Obama moves to appoint transition team

President-elect Barack Obama has begun effectively forming the foundation for his administration, a best practice according to groups that advocate for effective government.

The president-elect has named his initial appointees, and his transition team has moved into its transition offices, demonstrating the discipline of staying on message that was apparent during his campaign, said Patricia McGinnis, president and chief executive officer of the Council for Excellence in Government. The Office of the President-Elect launched its Web site at www.change.gov

“The Bush administration also has done a great job of enabling the transition, doing more than what’s been done before in other transitions,” she said at a transition event sponsored by the council Nov. 6.

“What is different this time is that all levels of government have made a commitment to the transition,” said Martha Kumar, director of the White House Transition Project, a nonpartisan organization that would provide research and reports to support the new administration, and a professor at Towson University.

The widespread commitment to the transition comes as the result of findings from the 9/11 Commission on the importance to accelerate the appointment of critical members of the administration to reduce the appearance of national vulnerability during the transition, Kumar said. To support the federal commitment to transition, President Bush issued an executive order in October creating a transition coordinating council, while the Office of Management and Budget published a memo in July with guidelines and deadline for agencies on information that needed to be collected for the transition.

Putting the major White House team members in place is important for the decision making process and for establishing the ground rules for vetting and reviewing nominees, said Harrison Wellford, a transition adviser for the president-elect, who also participated in the transitions of former Presidents Carter and Clinton.

“We’re already ahead of the past with the appointment of Rahm Emanuel as chief of staff this early,” he said.

It is important to have benchmarks by which to measure the progress of the transition, he said. Wellford has encouraged the transition team to define and make clear what the benchmarks are and communicate their progress, the most important one being making critical appointments, he said.

Other benchmarks would be how efficient Obama will be in making a “down payment” on campaign promises and how he projects the image of the kind of leader he wants to be, Wellford said. He said Obama would emphasize transparency and teamwork in a broad sense as president.

A benchmark that the council’s McGinnis said she would like to see are the naming of the Cabinet members by Inauguration Day and 50 sub-Cabinet members in a month after Jan. 20.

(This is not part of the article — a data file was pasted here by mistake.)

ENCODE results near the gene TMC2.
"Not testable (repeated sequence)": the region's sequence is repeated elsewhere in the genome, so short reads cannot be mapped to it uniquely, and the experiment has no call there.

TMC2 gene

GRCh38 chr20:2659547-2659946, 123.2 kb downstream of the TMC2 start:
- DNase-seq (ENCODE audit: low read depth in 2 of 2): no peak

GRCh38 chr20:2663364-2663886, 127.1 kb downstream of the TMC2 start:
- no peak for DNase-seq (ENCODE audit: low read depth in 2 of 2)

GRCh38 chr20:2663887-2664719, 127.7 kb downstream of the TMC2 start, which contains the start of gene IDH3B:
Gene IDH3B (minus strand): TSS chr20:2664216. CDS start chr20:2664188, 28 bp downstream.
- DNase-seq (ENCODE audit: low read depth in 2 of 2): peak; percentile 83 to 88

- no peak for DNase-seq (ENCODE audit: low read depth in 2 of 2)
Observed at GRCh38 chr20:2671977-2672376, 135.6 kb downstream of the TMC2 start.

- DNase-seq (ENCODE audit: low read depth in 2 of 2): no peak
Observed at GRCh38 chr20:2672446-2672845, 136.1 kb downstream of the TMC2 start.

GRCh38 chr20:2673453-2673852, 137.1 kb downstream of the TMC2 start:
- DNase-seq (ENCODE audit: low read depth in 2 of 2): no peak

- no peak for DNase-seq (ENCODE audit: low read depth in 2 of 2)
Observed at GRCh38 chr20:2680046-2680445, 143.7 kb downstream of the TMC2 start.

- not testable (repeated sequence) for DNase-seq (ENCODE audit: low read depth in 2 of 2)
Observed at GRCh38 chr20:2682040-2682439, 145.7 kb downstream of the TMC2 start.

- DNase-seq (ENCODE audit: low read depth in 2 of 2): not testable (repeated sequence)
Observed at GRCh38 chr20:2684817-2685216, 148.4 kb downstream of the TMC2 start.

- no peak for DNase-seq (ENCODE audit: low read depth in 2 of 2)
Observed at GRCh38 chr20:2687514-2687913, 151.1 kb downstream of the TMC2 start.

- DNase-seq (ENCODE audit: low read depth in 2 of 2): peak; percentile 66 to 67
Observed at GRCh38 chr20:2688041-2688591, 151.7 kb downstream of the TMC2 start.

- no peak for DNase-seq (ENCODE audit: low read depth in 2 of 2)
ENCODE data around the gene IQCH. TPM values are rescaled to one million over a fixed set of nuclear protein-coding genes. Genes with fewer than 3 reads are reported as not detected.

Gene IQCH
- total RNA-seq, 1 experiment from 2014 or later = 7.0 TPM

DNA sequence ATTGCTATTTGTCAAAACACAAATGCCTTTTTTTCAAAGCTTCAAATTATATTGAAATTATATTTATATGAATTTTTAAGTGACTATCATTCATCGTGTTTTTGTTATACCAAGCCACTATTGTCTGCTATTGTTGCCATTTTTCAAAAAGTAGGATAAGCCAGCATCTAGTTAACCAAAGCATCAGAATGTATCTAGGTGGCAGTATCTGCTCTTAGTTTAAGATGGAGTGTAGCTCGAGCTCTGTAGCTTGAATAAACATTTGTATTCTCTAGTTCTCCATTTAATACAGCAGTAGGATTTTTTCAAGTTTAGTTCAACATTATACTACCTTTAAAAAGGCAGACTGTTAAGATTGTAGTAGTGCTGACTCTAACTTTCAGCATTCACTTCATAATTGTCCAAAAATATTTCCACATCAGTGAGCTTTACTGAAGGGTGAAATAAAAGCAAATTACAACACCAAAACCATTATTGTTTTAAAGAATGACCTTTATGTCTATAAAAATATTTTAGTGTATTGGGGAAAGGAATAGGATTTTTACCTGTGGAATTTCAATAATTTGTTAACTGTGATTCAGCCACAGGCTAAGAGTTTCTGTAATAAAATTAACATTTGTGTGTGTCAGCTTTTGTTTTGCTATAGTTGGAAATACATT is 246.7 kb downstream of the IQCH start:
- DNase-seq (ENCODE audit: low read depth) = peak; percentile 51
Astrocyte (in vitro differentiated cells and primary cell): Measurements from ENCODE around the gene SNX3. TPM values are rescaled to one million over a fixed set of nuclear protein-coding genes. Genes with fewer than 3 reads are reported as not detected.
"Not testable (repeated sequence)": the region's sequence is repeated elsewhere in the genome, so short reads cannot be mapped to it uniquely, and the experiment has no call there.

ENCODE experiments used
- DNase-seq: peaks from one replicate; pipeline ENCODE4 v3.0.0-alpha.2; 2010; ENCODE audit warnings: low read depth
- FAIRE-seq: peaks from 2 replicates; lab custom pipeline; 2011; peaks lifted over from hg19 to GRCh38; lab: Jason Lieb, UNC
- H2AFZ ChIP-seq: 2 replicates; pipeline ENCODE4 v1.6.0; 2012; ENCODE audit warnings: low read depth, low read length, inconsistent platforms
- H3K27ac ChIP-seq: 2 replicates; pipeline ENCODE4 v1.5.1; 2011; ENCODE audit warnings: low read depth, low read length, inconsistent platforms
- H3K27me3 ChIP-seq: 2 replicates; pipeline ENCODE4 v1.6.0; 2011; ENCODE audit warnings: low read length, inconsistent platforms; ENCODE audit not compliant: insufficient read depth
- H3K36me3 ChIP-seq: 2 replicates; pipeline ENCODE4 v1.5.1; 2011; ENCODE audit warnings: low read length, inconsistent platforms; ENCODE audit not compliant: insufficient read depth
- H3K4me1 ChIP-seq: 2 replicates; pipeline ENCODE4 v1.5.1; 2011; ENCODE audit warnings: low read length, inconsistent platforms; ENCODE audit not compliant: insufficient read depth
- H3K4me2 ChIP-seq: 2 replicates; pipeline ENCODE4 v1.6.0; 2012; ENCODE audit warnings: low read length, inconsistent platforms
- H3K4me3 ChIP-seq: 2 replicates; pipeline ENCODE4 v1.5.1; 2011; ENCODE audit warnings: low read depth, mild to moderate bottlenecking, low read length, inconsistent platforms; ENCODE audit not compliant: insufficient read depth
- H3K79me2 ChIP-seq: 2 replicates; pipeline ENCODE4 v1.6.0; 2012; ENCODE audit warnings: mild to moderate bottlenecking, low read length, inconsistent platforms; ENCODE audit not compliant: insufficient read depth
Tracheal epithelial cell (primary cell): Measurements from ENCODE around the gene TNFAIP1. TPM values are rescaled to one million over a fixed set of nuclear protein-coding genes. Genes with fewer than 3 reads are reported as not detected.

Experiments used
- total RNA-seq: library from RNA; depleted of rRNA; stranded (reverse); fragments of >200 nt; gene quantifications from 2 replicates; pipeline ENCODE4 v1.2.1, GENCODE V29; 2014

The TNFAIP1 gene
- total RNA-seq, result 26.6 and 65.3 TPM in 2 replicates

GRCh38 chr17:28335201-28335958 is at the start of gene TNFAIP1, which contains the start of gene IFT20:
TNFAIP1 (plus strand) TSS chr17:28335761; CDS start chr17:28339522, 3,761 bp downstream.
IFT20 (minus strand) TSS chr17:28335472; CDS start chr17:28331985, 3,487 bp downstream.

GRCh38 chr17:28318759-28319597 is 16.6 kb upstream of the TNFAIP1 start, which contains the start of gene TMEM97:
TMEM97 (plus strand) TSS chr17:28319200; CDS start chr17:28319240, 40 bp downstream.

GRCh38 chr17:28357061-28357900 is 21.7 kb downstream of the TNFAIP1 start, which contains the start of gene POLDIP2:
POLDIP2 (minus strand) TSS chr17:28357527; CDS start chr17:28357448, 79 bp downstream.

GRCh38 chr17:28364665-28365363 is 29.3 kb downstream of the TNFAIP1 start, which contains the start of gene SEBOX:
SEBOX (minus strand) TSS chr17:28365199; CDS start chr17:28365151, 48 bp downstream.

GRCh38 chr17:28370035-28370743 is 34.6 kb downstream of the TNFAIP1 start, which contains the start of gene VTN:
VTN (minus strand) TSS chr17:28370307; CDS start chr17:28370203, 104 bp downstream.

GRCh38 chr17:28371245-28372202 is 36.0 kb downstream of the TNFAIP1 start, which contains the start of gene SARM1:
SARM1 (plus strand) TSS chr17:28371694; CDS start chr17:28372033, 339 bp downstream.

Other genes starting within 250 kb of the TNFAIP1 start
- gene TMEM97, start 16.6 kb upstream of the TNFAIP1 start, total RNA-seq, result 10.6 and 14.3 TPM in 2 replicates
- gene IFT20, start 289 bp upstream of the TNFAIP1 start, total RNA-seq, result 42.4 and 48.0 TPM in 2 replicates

For agencies, it may take time to fill vacancies, said John Kamensky, senior fellow at the IBM Center for the Business of Government.

“Home alone can sum up the situation for agencies,” he said.

Agency hiring, contracting and administrative decisions may slow down during that time, but policy and budget decision-making will have to speed up, he said.

“We haven’t had a transition before between two administrations of two parties when there is a continuing resolution,” Kamensky said. The new administration will have to complete this year’s and next year’s budget quickly, he said.

Kamensky said career executives will have to work at helping incoming officials avoid problems.

“They won’t trust you. You can say ‘I have the expertise’ or ‘here’s another approach’ to help identify land mines,” he said. He suggested that career executives provide new appointees with resumes or a notebook of skills so they know the subject experts that exist in the agency. Kamensky also recommended that agency appointed and career executives work on joint teams.

The day after the election, the General Services Administration turned over the keys to the offices that GSA provides for the incoming administration’s transition team under the Presidential Transition Act. GSA has furnished and equipped 120,000 square feet of office space with computers, BlackBerries and telephones for up to 500 individuals on three floors of a downtown Washington office building.

“This is an historic moment for our nation and for GSA,” said Gail Lovelace, GSA’s chief human capital officer and senior career executive for the presidential transition. “Our team has worked more than two years to complete this headquarters and help facilitate the orderly transfer of executive power,” she said.

GSA is also responsible for publishing a transition directory that provides an overview of each federal agency and arranging orientation briefings for new appointees, she said. The act also directs GSA to authorize the release of federal funds that provide for the day-to-day support of transition activities for the president-elect, she added.

About the Author

Mary Mosquera is a reporter for Federal Computer Week.

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